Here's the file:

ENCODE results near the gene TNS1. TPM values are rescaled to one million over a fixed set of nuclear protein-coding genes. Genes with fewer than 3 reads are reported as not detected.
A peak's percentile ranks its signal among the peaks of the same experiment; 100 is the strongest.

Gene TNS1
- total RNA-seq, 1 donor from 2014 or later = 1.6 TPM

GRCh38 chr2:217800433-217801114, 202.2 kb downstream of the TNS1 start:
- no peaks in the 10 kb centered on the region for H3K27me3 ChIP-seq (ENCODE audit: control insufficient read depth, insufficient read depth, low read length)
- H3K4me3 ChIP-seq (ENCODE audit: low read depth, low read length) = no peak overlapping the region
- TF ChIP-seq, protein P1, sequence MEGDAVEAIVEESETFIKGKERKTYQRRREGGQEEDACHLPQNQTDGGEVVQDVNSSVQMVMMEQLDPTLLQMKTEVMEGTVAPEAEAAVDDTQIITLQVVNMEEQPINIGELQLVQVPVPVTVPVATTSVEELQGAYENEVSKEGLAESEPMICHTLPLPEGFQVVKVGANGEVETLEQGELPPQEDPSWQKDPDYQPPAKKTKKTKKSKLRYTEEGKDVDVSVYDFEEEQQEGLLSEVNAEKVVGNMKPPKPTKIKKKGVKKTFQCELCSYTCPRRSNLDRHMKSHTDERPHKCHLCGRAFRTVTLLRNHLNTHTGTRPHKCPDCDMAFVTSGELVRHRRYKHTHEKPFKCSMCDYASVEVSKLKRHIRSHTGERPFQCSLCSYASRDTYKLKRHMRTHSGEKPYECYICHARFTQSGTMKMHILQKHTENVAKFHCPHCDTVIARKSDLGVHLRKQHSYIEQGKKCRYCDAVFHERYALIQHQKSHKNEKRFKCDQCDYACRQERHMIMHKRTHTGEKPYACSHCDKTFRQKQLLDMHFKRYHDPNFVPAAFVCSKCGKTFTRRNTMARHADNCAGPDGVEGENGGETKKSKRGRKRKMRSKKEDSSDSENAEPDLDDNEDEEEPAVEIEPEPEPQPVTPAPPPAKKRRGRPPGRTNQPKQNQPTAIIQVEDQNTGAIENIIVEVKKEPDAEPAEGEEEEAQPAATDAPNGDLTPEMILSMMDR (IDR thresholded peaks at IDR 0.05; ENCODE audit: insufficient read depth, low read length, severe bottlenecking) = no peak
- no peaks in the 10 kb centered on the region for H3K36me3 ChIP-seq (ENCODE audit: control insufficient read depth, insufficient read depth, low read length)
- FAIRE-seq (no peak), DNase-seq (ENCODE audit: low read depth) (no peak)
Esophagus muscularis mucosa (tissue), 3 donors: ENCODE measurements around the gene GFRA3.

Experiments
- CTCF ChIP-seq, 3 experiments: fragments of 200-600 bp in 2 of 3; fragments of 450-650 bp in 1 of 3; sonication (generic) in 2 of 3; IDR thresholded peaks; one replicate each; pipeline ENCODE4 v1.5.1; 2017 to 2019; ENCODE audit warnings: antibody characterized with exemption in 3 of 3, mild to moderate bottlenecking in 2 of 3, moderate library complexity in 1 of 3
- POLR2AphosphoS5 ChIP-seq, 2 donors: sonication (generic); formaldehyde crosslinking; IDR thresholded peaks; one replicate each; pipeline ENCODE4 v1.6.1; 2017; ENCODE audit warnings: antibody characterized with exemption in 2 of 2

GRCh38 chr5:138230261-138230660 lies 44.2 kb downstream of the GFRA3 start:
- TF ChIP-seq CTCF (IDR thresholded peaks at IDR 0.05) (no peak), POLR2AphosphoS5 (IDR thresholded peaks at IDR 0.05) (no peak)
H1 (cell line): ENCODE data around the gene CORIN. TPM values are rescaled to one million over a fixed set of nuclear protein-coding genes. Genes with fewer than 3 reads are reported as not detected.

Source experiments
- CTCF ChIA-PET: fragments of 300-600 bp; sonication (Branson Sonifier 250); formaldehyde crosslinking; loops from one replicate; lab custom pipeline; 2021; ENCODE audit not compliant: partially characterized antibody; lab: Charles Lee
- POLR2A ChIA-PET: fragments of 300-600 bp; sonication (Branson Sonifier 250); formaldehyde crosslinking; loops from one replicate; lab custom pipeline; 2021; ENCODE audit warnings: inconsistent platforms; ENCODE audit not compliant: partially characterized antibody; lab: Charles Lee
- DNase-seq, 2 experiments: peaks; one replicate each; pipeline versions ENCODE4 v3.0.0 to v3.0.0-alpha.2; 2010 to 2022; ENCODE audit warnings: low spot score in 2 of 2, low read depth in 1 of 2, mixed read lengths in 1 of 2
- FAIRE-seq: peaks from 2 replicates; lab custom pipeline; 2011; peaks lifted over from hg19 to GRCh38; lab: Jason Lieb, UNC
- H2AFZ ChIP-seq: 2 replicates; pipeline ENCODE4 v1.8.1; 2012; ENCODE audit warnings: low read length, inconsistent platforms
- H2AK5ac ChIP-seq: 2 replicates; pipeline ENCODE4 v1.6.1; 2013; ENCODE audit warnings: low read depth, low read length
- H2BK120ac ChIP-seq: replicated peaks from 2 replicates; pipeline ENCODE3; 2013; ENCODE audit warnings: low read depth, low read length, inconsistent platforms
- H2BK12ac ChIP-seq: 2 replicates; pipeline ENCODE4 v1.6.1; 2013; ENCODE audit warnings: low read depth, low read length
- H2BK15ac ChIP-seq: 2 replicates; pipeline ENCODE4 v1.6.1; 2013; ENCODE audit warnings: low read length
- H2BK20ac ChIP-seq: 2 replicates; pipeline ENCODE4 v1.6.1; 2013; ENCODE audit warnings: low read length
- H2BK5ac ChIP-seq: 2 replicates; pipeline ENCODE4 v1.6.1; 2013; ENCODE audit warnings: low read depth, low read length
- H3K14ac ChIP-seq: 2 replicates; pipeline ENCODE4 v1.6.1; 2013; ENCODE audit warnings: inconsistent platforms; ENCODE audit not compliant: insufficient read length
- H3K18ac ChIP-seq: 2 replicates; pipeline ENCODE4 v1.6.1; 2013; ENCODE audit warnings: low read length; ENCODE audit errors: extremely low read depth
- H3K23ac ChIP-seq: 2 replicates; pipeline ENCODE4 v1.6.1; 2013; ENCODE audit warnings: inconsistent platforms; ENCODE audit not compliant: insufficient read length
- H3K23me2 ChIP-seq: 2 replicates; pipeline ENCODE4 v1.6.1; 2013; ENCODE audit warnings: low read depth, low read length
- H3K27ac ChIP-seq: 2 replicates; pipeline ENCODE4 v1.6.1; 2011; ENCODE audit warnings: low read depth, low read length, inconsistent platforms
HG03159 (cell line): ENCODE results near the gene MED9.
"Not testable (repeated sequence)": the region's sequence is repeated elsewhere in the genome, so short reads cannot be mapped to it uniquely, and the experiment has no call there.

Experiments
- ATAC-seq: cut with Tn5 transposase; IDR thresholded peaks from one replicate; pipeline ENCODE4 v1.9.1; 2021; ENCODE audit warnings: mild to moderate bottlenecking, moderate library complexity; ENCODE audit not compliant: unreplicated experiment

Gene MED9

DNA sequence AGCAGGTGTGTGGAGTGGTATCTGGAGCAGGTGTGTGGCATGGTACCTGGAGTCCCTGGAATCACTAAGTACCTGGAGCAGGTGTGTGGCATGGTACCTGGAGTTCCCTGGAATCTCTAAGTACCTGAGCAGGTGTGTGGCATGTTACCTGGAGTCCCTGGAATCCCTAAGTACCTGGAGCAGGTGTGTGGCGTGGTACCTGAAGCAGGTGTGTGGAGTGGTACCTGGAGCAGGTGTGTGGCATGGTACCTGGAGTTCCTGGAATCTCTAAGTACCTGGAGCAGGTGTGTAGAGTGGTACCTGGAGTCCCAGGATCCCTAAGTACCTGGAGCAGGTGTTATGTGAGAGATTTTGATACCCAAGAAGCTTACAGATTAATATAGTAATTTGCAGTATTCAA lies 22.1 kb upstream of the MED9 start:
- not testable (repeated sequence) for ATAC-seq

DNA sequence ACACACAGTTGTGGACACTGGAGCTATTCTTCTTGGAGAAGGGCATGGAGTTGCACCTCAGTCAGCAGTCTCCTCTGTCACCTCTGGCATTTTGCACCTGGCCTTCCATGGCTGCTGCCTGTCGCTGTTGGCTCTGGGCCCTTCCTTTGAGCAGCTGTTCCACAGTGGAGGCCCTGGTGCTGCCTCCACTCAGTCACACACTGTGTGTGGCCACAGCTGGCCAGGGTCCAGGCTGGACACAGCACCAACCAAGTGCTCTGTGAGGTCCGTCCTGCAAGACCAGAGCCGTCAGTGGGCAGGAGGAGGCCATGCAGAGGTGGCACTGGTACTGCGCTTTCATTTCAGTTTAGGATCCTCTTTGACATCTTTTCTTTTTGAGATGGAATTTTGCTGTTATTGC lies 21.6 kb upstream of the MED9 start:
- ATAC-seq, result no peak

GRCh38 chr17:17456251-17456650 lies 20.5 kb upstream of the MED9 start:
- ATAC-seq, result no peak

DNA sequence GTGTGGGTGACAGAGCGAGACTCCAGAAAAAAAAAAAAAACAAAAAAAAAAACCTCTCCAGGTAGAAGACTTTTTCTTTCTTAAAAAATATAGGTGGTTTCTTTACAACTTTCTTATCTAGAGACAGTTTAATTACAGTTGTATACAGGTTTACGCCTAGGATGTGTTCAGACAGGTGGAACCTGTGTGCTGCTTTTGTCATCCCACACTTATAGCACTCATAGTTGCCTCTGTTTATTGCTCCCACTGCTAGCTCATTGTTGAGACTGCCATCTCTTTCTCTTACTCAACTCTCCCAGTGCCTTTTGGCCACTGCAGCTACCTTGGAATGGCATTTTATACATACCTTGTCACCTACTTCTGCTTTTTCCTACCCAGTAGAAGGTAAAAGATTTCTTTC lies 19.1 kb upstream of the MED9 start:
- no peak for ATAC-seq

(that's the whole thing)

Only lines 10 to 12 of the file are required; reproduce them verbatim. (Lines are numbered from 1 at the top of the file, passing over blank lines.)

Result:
- FAIRE-seq (no peak), DNase-seq (ENCODE audit: low read depth) (no peak)
Esophagus muscularis mucosa (tissue), 3 donors: ENCODE measurements around the gene GFRA3.

Experiments